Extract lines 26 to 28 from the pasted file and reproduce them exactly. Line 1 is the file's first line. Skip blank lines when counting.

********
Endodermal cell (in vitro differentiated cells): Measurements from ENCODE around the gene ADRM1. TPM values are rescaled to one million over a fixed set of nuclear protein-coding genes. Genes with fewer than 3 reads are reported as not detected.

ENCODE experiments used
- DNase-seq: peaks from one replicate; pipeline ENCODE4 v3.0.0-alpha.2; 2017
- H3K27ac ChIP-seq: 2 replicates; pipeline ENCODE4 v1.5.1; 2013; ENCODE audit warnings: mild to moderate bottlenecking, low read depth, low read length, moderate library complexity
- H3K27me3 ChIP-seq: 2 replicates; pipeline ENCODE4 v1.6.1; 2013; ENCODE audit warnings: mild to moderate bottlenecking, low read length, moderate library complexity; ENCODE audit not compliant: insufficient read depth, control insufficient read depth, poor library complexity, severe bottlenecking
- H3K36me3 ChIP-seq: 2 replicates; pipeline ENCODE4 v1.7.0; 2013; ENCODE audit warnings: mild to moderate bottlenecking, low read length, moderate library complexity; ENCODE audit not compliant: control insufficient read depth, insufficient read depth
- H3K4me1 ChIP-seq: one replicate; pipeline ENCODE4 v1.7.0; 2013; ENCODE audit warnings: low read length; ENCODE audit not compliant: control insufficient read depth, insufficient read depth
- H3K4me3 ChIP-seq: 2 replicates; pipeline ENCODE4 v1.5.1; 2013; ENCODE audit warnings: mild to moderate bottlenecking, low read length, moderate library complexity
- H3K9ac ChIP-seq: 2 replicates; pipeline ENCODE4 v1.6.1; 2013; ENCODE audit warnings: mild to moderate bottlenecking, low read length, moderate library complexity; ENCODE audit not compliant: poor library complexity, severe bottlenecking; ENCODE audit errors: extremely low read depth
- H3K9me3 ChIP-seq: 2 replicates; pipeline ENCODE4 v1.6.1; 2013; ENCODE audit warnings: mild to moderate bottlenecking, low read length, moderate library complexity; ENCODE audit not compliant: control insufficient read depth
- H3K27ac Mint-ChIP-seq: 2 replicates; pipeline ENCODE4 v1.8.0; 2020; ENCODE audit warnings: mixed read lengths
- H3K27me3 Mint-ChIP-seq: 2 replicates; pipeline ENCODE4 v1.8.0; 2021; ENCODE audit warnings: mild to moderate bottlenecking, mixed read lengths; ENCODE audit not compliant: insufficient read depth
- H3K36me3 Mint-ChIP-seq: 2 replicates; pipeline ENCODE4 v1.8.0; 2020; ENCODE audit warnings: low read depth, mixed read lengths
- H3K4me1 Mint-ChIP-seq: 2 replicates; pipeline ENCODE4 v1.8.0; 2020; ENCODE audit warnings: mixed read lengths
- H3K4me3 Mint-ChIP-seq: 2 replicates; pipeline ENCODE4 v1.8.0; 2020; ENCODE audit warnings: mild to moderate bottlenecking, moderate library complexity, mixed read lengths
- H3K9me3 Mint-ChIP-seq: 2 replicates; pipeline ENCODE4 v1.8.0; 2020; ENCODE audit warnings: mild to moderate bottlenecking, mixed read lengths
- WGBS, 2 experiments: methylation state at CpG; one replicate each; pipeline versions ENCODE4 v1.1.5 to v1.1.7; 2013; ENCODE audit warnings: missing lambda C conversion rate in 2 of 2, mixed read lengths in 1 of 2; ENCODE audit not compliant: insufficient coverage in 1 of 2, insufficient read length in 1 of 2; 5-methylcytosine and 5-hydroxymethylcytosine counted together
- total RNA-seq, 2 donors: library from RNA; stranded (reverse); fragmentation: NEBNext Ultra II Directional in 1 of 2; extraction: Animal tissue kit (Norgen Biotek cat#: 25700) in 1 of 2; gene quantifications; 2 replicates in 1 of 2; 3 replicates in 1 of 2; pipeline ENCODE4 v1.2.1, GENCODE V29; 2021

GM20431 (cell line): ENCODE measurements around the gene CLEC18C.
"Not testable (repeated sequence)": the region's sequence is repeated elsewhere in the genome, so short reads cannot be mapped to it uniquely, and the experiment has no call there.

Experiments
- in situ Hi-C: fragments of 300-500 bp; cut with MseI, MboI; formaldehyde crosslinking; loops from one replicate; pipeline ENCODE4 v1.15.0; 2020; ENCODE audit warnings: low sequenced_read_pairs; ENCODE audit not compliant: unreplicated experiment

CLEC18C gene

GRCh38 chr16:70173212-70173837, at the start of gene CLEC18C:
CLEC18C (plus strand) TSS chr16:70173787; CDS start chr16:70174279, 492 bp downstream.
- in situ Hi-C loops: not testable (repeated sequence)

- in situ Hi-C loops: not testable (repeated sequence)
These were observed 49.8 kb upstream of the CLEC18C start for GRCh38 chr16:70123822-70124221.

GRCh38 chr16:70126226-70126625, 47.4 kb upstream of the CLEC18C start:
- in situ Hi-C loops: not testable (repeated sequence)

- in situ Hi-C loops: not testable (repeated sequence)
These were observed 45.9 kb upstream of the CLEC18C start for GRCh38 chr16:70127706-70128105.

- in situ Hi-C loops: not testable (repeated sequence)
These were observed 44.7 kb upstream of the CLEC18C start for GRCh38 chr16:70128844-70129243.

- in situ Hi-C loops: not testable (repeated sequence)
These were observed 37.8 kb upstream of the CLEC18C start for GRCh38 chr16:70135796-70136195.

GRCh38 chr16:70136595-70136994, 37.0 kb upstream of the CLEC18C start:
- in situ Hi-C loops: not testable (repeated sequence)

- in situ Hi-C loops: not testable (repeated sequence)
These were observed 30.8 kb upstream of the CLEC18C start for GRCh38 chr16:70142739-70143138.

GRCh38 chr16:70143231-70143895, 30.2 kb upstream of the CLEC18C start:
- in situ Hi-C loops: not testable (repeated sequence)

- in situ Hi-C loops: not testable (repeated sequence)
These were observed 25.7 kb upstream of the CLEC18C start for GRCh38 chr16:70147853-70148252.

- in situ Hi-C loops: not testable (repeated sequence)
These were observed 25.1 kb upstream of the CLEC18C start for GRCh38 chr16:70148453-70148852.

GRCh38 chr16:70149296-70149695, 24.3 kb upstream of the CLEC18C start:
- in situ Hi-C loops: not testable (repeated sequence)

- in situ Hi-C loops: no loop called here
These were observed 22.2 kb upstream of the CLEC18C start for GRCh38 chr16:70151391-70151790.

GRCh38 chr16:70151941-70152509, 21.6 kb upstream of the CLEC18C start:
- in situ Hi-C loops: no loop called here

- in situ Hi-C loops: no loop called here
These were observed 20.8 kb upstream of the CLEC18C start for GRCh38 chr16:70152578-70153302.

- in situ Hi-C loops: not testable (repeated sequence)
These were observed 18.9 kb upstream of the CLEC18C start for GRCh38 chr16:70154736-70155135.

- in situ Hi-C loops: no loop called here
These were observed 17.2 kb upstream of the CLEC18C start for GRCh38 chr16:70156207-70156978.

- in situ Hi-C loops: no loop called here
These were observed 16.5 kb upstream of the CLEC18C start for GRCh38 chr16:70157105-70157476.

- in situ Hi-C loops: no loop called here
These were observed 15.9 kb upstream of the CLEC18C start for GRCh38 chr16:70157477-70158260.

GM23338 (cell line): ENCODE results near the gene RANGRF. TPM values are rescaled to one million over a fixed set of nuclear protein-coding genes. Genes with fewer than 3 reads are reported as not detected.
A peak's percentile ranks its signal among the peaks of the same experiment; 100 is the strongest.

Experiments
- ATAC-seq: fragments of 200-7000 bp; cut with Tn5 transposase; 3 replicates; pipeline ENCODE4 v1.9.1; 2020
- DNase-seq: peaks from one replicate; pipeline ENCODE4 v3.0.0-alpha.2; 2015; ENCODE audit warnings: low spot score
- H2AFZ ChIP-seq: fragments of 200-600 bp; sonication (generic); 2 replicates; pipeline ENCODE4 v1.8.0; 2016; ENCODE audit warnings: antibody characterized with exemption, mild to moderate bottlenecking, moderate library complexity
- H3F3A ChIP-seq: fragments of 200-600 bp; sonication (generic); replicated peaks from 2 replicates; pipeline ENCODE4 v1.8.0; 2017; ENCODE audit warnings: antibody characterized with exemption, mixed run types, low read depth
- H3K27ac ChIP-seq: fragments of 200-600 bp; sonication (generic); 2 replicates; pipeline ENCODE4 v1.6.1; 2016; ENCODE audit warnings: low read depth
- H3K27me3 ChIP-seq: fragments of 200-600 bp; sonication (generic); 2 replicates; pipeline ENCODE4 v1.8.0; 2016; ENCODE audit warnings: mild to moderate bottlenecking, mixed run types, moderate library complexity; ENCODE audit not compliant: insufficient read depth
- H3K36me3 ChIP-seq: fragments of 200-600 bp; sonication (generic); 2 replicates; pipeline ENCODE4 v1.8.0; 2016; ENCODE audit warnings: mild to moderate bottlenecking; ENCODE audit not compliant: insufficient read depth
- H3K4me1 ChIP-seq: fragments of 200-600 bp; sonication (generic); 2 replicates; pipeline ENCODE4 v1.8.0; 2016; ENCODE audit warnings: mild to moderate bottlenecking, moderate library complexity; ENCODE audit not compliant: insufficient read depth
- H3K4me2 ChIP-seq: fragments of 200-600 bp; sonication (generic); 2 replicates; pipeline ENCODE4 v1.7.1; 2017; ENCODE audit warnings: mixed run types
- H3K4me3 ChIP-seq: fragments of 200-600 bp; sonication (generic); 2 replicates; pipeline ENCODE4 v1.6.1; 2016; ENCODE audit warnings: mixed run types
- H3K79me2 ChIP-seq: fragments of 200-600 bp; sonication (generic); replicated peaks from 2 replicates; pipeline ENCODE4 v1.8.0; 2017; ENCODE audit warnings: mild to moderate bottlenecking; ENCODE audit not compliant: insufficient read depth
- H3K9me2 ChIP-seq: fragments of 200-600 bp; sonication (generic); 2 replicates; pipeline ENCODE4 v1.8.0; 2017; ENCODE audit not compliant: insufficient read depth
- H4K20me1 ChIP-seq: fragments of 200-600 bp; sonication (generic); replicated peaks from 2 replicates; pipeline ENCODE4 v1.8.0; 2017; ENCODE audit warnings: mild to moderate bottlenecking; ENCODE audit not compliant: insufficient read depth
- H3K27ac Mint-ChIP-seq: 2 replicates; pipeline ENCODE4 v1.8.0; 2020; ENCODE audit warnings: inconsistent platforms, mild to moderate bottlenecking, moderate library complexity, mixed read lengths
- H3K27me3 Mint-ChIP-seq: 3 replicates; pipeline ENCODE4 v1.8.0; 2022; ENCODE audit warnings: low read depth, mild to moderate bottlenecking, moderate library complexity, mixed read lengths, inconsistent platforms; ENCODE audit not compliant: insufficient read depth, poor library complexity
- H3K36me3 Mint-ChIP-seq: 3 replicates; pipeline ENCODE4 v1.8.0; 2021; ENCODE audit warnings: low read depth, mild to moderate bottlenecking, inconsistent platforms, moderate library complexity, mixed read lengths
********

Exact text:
- in situ Hi-C loops: not testable (repeated sequence)

- in situ Hi-C loops: not testable (repeated sequence)
These were observed 49.8 kb upstream of the CLEC18C start for GRCh38 chr16:70123822-70124221.